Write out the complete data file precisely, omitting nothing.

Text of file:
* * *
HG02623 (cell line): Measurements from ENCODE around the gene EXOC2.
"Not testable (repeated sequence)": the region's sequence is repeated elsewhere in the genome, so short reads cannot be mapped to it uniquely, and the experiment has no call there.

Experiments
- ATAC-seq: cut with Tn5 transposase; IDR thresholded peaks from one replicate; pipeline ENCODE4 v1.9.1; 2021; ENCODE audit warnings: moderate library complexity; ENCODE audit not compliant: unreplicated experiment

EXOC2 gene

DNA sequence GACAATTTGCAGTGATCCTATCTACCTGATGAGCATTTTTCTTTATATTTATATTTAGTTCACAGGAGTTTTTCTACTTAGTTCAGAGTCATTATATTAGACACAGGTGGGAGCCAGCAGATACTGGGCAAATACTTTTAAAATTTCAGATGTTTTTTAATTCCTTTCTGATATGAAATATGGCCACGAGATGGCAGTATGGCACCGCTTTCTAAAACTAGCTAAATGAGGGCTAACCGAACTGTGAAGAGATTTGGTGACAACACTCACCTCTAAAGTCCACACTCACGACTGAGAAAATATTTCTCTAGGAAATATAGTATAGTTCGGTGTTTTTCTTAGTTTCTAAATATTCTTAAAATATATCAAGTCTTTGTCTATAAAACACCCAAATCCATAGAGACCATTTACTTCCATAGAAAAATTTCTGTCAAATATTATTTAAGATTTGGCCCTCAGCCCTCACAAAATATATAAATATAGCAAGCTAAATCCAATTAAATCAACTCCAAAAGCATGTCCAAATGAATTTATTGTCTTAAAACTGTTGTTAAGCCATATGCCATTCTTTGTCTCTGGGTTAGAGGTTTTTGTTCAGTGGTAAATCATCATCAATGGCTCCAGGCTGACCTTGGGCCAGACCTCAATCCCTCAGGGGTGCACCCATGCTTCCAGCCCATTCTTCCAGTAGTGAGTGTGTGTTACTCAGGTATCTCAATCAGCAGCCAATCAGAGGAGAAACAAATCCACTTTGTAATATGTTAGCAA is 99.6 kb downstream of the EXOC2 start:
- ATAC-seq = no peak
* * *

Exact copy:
HG02623 (cell line): Measurements from ENCODE around the gene EXOC2.
"Not testable (repeated sequence)": the region's sequence is repeated elsewhere in the genome, so short reads cannot be mapped to it uniquely, and the experiment has no call there.

Experiments
- ATAC-seq: cut with Tn5 transposase; IDR thresholded peaks from one replicate; pipeline ENCODE4 v1.9.1; 2021; ENCODE audit warnings: moderate library complexity; ENCODE audit not compliant: unreplicated experiment

EXOC2 gene

DNA sequence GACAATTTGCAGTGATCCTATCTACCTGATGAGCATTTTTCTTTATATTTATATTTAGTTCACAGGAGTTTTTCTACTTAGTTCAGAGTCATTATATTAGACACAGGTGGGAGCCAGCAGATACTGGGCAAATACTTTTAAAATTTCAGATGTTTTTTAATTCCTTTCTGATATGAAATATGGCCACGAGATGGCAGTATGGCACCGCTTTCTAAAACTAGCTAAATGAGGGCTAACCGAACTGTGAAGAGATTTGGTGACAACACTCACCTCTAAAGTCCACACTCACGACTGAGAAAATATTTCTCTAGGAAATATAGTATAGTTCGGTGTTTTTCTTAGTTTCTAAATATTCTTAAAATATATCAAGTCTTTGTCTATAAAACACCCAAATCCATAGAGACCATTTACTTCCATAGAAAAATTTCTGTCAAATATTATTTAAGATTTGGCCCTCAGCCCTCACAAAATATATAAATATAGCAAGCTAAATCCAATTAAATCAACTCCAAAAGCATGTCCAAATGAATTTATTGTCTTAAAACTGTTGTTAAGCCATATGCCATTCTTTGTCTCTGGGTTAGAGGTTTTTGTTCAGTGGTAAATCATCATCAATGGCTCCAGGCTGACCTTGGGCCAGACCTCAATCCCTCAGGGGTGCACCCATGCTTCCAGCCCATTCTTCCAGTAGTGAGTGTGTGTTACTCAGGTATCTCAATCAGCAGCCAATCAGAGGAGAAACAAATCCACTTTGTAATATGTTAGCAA is 99.6 kb downstream of the EXOC2 start:
- ATAC-seq = no peak